Key West Annotation Additions, for To Have and Have Not, 2021

Mangroves

Pages 73, 75, 76, 77, 85, 120

In Hemingway’s To Have and Have Not, Harry hid the alcohol in the mangroves during prohibition. During the alcohol smuggling scene, “He was steering to the westward now to go in to lay up for the day in the mangroves by Woman Key where he would not see anybody and where the boat was to come out to meet them” (73). During the second Key West trip, The University of Tampa students toured the mangroves by kayak to more accurately understand how he accomplished this task. We could understand how Harry “could hear the wind above the mangroves and look out at the high, cold sky, and see the thin-blown clouds of the north.” (77). The picture on the right showcases a boat that we saw that replicates how Harry would have needed to hide deep in the thick of the trees.

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Above: A skiff in the mangroves, Key West, photo by Chandler Culotta, 2021. 

Left: UT students Nina Darcy and Lily Connolly kayak in the mangroves, 2021. Photo by Chandler Culotta. 

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The Lighthouse

Pages 38, 152, 154

The second University of Tampa group to Key West ventured through the lighthouse museum and climbed to the top of the lighthouse to more accurately understand the context behind the figure that Hemingway looked at during his stay in the town.

Photo of Key West Lighthouse, view from the Hemingway House, photo by Chandler Culotta, 2021. 

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Panoramic view from the top of the Key West Lighthouse, photo by Chandler Culotta, 2021. 

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Labor Day Hurricane of 1935
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Images from the lighthouse grounds and museum, 2021.

Page 55

Drawing upon his skills obtained in World War I, Hemingway volunteered to pick up the bodies after the Labor Day hurricane, and this distressing work was an inspiration for the storm mentioned in To Have and Have Not. His experience influenced fictional scenes such as, “They used to go in with schooners and load guavas from the river and there used to be a town. But the hurricane took it and it is all gone now except one house that some gallegos built out of the shacks the hurricane blew down and that they use for a clubhouse on Sundays when they come out to swim and picnic from xiavana. There is one other house where the delegate lives but it is back from the beach.” (54). In Ken Burns's PBS documentary, he discusses this novel and Hemingway's inspiration for it, despite the fact that it is not one of his most well-regarded books.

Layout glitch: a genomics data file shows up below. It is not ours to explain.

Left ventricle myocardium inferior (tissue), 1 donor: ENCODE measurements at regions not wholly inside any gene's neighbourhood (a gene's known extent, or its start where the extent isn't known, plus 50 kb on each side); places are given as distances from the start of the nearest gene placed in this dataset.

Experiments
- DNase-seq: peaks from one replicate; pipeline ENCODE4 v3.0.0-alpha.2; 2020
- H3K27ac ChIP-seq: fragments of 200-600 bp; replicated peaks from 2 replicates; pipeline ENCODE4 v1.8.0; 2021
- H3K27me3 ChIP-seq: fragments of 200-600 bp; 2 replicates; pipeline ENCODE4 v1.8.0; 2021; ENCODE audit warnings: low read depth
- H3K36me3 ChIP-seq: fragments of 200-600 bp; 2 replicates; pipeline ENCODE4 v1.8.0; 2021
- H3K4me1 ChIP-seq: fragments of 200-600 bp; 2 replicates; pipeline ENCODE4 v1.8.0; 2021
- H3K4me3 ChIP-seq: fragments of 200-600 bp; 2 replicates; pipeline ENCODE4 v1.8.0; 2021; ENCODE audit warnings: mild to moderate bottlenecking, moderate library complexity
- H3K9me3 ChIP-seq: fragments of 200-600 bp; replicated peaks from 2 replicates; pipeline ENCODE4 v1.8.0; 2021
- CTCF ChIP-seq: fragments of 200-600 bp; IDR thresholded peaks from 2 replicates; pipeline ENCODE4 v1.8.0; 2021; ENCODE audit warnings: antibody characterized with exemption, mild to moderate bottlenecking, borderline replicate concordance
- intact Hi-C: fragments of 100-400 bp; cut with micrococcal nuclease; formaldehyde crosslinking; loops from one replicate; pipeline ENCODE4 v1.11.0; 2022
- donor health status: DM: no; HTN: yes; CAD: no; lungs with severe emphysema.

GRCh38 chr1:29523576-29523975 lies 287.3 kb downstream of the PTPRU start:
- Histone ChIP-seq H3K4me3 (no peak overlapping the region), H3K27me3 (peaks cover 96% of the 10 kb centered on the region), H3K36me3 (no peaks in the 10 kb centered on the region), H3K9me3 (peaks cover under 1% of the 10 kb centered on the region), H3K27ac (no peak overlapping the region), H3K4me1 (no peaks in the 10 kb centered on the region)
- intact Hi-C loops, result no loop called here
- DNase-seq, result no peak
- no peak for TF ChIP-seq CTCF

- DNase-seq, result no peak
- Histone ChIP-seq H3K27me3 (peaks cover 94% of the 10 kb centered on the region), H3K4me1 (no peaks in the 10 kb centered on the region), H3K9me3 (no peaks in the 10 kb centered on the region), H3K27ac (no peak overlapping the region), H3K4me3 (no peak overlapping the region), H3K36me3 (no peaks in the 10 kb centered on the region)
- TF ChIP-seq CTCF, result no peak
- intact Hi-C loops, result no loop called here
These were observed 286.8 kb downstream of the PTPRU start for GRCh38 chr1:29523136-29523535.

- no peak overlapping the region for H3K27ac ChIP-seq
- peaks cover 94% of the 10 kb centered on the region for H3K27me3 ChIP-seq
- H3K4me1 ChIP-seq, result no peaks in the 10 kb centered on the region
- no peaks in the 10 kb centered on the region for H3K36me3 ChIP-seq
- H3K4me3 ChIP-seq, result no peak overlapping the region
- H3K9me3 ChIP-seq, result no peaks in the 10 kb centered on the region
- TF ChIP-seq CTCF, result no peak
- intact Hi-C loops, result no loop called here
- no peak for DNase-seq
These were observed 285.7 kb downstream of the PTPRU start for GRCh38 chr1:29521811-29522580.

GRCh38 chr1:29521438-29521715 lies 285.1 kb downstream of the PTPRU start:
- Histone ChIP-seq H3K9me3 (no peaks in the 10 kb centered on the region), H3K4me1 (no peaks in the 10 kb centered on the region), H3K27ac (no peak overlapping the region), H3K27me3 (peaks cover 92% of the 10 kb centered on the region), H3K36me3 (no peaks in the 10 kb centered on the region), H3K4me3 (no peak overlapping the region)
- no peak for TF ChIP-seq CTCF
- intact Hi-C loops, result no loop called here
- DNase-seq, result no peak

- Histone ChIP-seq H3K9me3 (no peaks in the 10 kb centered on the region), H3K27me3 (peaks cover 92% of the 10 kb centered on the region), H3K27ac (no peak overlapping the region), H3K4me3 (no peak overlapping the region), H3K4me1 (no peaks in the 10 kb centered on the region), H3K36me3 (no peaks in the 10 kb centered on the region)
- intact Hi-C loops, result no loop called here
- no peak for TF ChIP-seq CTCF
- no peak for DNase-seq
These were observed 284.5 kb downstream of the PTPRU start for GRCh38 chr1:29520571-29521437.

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Historical image display at the Customs House Museum, Key West, about the Labor Day Hurricane of 1935. Photos by UT students, 2021. 

To Have and Have Not: Yachts and Docks
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Yachts on pages 102 223 225, 234, 235, 236, 241, 248, 257 and docks on pages 32, 45, 113

In Ken Burns's documentary on Ernest Hemingway, he specifically addresses the leftist pressure that was mounting during the 1930s and would eventually lead to Hemingway's most socially conscious novel, To Have and Have Not, a bifurcated narrative about a poor bootlegger, and the wealthy snowbirds who park their yachts in the Key West harbor. 

The end of the book, To Have and Have Not, centers around the rich people living in Key West. Specifically, one of the last scenes zooms into the individual lives of rich individuals asleep on their boats: “While on the next yacht beyond, a pleasant, dull and upright family are asleep. The father’s conscience is good and he sleeps soundly on his side, a clipper ship running before a blow framed above his head, the reading light on, a book dropped beside the bed.” (234). 

The second Key West group from the University of Tampa ventured through Hemingway’s footsteps on Key West and found yachts similar to the ones Hemingway would have seen. In the image below, expensive yachts are parked on the North side of the island.

Photo by Chandler Culotta, 2021.  

Photo by Chandler Culotta, 2021.  

A school of fish play by the Key West docks. Video by UT students, 2021. 

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The poor inhabitants of Key West would be more likely to fish off docks, or piers, like those seen in the pictures here. The bottom photo shows a decrepit pier not fit to be walked upon. Both photos credited to Chandler Culotta, 2021.